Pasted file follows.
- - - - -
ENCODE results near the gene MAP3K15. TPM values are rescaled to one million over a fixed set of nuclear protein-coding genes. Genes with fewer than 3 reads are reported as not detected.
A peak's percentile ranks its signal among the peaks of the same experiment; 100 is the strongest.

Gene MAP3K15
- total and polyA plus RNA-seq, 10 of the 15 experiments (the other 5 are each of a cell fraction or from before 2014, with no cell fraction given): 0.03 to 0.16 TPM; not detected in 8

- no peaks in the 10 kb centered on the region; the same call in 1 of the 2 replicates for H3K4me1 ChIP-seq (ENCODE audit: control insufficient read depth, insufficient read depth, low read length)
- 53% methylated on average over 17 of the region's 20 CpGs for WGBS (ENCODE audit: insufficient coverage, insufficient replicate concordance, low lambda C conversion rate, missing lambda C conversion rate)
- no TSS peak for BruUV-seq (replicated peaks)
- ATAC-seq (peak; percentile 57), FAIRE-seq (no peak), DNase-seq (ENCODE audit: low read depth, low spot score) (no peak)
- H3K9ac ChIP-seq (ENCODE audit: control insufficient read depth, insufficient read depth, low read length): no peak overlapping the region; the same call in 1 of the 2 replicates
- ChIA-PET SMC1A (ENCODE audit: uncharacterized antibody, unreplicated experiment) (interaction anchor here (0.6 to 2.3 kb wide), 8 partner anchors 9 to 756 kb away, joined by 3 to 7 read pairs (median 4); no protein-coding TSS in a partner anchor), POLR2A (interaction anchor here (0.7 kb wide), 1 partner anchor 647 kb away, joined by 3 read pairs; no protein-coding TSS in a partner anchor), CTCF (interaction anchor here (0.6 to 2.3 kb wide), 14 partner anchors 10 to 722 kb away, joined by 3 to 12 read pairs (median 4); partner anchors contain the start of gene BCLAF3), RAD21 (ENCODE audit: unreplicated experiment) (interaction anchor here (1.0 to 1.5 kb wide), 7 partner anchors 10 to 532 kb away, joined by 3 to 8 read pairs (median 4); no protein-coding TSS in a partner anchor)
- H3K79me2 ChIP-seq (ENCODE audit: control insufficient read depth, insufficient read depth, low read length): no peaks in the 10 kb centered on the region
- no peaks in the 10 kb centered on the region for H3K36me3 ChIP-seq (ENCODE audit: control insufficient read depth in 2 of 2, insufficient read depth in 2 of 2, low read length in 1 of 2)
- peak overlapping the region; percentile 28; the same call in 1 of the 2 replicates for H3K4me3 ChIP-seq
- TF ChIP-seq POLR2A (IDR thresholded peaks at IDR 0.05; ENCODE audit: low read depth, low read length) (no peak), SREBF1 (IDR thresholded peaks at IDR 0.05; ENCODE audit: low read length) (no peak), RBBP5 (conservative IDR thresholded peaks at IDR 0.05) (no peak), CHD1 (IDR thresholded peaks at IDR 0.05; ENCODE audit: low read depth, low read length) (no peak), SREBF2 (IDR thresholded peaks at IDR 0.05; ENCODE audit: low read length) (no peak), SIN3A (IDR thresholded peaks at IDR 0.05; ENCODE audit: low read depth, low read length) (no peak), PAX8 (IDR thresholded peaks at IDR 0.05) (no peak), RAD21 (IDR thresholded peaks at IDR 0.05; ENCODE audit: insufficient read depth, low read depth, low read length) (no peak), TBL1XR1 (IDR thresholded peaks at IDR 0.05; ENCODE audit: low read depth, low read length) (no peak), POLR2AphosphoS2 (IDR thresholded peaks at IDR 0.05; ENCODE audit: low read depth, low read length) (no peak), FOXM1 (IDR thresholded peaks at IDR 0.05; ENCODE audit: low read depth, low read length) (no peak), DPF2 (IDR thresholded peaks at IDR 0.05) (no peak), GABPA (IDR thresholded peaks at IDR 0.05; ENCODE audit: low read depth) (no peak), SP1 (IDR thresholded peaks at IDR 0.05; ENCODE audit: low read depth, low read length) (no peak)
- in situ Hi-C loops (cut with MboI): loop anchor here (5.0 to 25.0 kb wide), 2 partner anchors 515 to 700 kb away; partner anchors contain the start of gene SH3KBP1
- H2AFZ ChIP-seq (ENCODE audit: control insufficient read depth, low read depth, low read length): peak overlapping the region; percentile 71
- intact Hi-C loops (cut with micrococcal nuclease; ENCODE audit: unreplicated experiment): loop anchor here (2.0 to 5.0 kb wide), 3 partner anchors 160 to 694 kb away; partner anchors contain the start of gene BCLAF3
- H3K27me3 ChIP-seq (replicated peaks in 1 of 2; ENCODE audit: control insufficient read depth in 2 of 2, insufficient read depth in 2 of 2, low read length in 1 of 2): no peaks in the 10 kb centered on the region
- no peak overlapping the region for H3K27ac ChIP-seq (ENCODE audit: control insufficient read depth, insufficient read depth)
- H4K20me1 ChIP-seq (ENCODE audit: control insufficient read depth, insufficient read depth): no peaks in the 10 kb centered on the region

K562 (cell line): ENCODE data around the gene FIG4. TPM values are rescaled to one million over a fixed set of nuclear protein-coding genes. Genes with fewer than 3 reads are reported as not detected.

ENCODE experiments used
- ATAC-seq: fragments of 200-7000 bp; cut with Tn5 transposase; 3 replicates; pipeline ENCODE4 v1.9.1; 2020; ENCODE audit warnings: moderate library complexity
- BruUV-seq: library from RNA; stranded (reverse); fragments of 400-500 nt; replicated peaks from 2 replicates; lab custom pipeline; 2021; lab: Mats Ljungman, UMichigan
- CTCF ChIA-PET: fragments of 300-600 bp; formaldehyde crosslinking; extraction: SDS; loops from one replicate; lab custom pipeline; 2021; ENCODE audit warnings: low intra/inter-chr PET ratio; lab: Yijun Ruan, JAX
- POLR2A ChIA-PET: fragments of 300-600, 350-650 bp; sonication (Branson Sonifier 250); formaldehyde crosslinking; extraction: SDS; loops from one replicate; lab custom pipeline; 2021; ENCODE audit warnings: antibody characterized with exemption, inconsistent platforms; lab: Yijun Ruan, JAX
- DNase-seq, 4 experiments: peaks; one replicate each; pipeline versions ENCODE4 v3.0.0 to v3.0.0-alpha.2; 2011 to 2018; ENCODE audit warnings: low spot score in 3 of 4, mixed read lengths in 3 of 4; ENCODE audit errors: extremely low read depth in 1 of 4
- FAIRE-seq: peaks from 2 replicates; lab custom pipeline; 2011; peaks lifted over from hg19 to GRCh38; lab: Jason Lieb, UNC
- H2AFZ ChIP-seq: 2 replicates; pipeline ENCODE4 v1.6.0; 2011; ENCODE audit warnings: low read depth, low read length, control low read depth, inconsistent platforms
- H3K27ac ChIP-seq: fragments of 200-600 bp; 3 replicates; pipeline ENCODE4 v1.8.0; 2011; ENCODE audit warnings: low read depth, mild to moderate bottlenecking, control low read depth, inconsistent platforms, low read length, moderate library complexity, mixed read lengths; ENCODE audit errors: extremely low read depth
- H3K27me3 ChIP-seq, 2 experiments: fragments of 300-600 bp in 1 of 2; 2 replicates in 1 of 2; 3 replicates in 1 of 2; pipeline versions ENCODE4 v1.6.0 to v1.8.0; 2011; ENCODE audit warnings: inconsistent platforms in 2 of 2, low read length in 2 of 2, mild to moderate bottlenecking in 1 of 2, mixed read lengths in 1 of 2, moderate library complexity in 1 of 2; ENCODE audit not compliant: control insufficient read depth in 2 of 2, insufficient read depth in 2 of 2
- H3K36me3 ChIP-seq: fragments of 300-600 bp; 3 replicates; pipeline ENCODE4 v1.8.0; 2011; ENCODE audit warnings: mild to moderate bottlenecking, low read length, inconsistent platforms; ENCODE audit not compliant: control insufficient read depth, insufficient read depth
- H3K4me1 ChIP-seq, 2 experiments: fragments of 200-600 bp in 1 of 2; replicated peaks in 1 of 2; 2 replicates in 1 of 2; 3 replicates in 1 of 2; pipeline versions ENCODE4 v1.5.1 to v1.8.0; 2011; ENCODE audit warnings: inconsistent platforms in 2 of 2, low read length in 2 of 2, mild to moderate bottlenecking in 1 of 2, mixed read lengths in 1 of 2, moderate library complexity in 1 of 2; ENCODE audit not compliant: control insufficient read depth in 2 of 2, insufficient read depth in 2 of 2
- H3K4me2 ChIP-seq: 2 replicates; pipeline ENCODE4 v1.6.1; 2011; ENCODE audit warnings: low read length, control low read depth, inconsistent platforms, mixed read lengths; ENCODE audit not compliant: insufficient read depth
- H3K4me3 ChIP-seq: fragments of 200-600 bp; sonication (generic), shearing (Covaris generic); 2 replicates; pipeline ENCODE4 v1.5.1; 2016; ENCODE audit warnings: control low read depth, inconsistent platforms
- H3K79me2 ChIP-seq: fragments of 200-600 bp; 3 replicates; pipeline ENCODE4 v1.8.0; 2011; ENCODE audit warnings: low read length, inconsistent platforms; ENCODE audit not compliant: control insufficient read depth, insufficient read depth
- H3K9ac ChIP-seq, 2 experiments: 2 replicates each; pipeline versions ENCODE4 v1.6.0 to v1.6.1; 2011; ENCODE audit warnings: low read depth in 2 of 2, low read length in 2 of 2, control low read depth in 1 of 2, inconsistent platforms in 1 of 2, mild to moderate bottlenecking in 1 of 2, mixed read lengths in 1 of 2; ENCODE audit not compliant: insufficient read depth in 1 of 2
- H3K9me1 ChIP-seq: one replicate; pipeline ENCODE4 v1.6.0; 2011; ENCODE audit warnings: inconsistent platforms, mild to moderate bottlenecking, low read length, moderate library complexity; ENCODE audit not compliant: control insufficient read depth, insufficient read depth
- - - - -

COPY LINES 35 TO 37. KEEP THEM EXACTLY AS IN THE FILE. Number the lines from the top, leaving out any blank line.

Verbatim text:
- H3K4me3 ChIP-seq: fragments of 200-600 bp; sonication (generic), shearing (Covaris generic); 2 replicates; pipeline ENCODE4 v1.5.1; 2016; ENCODE audit warnings: control low read depth, inconsistent platforms
- H3K79me2 ChIP-seq: fragments of 200-600 bp; 3 replicates; pipeline ENCODE4 v1.8.0; 2011; ENCODE audit warnings: low read length, inconsistent platforms; ENCODE audit not compliant: control insufficient read depth, insufficient read depth
- H3K9ac ChIP-seq, 2 experiments: 2 replicates each; pipeline versions ENCODE4 v1.6.0 to v1.6.1; 2011; ENCODE audit warnings: low read depth in 2 of 2, low read length in 2 of 2, control low read depth in 1 of 2, inconsistent platforms in 1 of 2, mild to moderate bottlenecking in 1 of 2, mixed read lengths in 1 of 2; ENCODE audit not compliant: insufficient read depth in 1 of 2